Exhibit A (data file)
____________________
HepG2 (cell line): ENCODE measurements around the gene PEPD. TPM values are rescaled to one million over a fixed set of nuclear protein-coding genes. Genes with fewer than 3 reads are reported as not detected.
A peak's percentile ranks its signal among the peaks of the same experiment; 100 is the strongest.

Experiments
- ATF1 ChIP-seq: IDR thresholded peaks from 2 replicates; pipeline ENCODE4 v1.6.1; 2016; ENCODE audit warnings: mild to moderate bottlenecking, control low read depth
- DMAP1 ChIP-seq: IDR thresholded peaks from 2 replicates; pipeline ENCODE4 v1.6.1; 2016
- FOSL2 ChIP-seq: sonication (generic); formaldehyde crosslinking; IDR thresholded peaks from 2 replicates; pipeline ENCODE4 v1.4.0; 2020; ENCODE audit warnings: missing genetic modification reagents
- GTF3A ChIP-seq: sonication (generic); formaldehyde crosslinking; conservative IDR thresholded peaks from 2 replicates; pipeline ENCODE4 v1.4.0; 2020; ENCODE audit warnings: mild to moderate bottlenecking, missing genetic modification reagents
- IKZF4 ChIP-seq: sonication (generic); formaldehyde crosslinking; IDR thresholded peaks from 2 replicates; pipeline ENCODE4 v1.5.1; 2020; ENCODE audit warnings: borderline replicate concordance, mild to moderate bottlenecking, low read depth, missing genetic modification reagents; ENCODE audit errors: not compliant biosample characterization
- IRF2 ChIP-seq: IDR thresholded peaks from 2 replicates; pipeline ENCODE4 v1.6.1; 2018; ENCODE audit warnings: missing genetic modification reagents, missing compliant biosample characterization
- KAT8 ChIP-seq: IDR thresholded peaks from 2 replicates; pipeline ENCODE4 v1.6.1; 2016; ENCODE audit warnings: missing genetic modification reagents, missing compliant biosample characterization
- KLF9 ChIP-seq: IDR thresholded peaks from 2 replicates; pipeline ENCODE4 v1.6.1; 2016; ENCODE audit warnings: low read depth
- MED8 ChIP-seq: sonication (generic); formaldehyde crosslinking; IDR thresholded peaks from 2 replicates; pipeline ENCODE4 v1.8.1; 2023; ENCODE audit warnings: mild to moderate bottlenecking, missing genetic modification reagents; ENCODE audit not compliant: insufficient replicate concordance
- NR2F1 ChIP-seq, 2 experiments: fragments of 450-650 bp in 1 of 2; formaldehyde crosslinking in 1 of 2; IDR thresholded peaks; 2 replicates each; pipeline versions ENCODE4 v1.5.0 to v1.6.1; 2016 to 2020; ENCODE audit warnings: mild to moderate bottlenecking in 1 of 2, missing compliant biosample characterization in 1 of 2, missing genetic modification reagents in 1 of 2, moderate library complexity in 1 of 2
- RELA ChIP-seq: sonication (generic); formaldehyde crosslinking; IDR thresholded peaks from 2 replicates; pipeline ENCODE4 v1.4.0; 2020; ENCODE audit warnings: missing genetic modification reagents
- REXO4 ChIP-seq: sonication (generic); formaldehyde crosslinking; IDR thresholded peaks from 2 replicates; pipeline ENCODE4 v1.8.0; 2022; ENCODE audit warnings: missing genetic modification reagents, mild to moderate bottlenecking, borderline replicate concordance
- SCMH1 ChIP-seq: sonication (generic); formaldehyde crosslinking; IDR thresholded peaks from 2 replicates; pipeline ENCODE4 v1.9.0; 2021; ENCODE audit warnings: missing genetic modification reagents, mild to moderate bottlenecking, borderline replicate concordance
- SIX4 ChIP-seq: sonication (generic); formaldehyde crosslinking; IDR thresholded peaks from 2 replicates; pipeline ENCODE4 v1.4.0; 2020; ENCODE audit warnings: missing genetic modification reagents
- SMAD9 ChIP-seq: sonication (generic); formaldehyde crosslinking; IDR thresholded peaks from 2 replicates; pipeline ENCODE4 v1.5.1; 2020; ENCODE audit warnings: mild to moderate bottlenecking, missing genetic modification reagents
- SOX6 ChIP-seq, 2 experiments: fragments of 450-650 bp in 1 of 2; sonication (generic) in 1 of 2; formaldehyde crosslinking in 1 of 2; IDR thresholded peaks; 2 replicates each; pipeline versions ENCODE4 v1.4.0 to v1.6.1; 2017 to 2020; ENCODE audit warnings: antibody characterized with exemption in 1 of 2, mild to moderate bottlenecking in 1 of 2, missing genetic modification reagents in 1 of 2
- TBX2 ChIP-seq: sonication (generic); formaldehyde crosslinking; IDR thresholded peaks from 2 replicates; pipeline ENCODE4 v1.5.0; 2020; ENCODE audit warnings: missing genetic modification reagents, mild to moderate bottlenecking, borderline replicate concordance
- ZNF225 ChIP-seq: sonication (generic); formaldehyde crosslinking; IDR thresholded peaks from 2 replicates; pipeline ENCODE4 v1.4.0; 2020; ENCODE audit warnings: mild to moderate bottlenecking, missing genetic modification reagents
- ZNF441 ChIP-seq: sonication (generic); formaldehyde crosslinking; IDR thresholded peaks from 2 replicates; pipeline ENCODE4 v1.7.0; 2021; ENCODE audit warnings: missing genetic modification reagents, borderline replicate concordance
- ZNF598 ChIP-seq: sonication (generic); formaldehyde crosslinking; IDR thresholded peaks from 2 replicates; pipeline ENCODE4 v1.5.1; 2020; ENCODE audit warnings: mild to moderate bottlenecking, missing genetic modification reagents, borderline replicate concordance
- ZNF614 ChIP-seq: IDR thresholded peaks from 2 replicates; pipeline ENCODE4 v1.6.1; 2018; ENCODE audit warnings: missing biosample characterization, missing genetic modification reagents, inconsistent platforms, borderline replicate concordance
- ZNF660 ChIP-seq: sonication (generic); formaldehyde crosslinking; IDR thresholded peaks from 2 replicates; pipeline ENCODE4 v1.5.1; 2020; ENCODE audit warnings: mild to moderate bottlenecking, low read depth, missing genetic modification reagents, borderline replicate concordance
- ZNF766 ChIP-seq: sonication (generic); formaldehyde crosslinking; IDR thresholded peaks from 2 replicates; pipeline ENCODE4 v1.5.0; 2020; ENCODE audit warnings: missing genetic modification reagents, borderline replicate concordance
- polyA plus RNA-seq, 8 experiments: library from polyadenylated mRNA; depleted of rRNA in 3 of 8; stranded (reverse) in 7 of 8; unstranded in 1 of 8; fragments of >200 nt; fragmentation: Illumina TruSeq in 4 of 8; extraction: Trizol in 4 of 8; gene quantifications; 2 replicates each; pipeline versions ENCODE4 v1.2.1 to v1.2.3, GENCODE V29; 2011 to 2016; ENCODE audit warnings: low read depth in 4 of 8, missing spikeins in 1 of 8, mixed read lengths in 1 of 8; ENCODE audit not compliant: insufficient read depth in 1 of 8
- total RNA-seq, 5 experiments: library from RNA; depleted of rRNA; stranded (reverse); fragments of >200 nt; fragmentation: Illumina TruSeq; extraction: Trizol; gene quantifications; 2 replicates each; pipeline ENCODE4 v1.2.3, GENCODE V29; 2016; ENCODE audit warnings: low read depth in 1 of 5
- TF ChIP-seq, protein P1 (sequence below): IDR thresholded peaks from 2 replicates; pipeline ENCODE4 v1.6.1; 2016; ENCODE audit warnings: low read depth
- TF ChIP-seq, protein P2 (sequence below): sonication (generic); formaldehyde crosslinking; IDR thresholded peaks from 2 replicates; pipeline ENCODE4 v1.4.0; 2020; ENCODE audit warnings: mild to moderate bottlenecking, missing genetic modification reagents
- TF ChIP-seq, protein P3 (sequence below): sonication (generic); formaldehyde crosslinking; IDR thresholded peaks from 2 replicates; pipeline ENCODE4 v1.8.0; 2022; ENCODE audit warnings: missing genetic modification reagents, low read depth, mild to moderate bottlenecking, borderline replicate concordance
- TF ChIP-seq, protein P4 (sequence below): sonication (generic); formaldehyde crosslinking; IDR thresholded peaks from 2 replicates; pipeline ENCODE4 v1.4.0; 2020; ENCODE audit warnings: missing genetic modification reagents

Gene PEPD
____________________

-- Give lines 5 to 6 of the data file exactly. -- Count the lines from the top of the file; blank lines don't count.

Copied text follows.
- DMAP1 ChIP-seq: IDR thresholded peaks from 2 replicates; pipeline ENCODE4 v1.6.1; 2016
- FOSL2 ChIP-seq: sonication (generic); formaldehyde crosslinking; IDR thresholded peaks from 2 replicates; pipeline ENCODE4 v1.4.0; 2020; ENCODE audit warnings: missing genetic modification reagents